Sound financial background and ability to raise a child will be paramount before anyone can secure approval to adopt a child under the new Children’s Amendment Bill currently before parliament.

The Bill which aims to protect adopted children both home and abroad spells out conditions under which the adoption process can be reversed.

Government had placed a temporary ban on adoption in the country in order to allow time for investigations and reform of current adoption procedures.

The ban, which was put in place because there had been several cases of abuse of the system as it was found out that some guardians in their desire to get their wards abroad push the children through the adoption process without taking the interest of the children into consideration.

The craze to live abroad is one major reason for the high incidence of adoptions with the statistics showing over 1,120 Ghanaian children having been adopted between 2010 and 2012 with a majority of the adopted children sent to the United States of America (USA) and Europe.

Out of the number, foreigners adopted 800 children, with the rest being adopted locally information from the Gender Ministry indicates. 

“The Ministry has noted with concern a developing trend in the adoption of children in Ghana, which if not attended to will be greatly detrimental to the welfare of the children,” the Gender Minister Nana Oye Lithur said during the ban.

She confirmed that pending a moratorium, the Ministry in collaboration with stakeholders including UNICEF is working together with a technical team to streamline and harmonise the adoption process.

Mrs Lithur explained that several strategies have been put in place to ensure the proper protection of children and she mentioned the introduction of the Care Reform Initiative (CRI) in 2008 to improve child protection in Ghana.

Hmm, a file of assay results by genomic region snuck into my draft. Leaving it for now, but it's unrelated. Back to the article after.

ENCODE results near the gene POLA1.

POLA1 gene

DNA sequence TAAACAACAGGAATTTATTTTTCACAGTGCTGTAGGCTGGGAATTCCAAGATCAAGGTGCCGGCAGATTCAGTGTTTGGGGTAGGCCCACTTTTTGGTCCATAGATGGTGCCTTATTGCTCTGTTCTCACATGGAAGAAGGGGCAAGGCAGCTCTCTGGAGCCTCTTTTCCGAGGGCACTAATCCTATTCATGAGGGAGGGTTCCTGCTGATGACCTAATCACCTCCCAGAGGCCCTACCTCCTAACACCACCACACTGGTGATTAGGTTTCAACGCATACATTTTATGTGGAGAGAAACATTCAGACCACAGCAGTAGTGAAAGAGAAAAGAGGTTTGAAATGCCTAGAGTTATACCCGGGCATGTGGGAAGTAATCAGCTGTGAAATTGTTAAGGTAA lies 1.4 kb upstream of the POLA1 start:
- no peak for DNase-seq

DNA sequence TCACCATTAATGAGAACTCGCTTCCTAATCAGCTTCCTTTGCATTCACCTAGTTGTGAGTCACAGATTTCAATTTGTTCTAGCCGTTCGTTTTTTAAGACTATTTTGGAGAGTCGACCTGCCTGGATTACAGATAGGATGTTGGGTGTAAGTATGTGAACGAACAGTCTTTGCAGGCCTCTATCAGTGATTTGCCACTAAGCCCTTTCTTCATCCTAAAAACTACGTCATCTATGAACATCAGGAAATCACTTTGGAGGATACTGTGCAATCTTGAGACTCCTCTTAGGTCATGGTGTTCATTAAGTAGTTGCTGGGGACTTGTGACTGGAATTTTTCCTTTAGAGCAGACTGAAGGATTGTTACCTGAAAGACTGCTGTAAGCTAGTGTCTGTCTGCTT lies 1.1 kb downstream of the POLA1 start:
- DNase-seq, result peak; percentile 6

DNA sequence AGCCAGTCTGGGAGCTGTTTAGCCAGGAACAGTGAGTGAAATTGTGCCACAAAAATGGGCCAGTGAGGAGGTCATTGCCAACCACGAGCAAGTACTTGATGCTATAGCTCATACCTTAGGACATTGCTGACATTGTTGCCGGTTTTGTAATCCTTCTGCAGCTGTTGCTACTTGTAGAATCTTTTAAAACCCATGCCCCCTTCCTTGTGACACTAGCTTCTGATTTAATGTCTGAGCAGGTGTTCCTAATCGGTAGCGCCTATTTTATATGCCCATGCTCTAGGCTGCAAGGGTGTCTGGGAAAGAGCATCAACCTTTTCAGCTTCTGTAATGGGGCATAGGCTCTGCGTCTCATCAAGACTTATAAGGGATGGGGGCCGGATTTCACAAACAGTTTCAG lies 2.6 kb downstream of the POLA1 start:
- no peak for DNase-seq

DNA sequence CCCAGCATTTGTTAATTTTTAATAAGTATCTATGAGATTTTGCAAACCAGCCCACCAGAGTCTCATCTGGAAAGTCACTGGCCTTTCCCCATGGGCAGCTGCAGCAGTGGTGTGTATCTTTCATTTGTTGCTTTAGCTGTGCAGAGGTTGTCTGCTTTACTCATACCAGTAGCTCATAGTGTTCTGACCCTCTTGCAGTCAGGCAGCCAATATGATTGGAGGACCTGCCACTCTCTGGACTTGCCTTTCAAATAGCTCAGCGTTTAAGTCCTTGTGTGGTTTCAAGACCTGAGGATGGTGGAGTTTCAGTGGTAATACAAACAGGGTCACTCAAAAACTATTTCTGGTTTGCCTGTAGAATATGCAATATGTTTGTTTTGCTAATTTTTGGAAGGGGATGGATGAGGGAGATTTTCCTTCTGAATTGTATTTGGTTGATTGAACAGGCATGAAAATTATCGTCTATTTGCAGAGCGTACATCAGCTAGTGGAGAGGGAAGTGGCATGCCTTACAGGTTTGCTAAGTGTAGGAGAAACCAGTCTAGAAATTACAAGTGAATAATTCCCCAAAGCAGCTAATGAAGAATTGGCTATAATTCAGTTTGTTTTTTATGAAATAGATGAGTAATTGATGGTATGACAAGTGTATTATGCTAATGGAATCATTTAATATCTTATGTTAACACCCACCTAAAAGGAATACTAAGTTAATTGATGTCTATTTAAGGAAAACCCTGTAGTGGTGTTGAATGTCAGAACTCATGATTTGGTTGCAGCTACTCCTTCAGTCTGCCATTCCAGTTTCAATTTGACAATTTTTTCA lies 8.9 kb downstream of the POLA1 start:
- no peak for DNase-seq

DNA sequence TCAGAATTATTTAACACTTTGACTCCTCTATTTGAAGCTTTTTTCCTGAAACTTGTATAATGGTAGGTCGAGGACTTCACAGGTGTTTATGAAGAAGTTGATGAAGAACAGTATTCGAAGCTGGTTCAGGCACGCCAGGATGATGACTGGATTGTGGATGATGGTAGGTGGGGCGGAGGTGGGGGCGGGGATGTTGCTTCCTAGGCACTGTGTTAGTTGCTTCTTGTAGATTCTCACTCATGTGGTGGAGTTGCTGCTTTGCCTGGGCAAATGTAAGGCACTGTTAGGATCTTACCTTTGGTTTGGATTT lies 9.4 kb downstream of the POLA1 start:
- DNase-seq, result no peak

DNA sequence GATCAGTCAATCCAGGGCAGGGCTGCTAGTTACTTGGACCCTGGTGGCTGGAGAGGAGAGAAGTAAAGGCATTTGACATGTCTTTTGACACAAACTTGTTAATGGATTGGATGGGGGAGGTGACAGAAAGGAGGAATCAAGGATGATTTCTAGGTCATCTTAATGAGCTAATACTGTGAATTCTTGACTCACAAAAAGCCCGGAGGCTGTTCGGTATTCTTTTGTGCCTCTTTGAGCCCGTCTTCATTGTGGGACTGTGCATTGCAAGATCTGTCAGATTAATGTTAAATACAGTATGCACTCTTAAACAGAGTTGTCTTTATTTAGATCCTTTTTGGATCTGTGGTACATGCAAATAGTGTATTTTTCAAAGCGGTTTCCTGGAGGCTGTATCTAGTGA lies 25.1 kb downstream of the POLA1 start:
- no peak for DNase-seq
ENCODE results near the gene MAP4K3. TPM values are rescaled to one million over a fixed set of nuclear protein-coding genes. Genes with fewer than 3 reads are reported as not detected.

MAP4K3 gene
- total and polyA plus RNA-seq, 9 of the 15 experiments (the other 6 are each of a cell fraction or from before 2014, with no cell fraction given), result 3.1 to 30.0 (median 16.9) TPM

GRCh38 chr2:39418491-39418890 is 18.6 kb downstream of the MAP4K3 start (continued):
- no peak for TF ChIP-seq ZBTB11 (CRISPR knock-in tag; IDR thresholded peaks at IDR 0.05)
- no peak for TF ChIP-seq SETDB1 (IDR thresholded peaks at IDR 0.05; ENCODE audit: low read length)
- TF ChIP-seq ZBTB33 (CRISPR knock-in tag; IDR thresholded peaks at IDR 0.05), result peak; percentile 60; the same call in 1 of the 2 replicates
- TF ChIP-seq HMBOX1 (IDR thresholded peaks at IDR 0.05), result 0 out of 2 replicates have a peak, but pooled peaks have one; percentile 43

The Bill was laid in parliament Wednesday after which Deputy Children and Gender and Social Protection Minister, Dela Sowah, who took the Bill through second reading spoke to Joy News' parliamentary correspondent, Elton Brobbey.

Highlighting on the amendments, she explained that with the old process anyone can adopt and the Ministry could not monitor who is adopting especially if the children are sent abroad. 

However, with the new system, she said makes provision for knowing how adopted children are faring in abroad and make Ghana Hague compliant. 

"There are certain rules and conventions that we need to put in place in this country," she said. 

Madam Sowah said all this is done with the interest of the child in mind to prevent child trafficking and ensure that those who adopting are truthful to the purpose for which they cited in their documentation. 

Hitherto, district courts can grant an adoption order but henceforth, she said only the High Court adding, "there would be a creation of adoption authority which will review all adoptions."

She cautioned that adoptions can be reversed if the authorities monitor and find out that the child is not well catered for, it would call for the process being reviewed.  

The new amendment will also see the introduction of age limits as well as in-country adoption and foster care to prevent children from being put in foster homes, which affect them negatively. 

Madam Sowah disclosed that single parent outside Ghana will qualify to adopt a child from Ghana, unlike a single parent in country. 

Some members of parliament charged government to improve conditions at the Department of Social Welfare and the Homes to ensure they bring up children’s in their care in conformity with provisions of the Bill.

To this, she said the Gender Minister is trying to empower the Department more by setting up a central adoption authority to streamline how they work.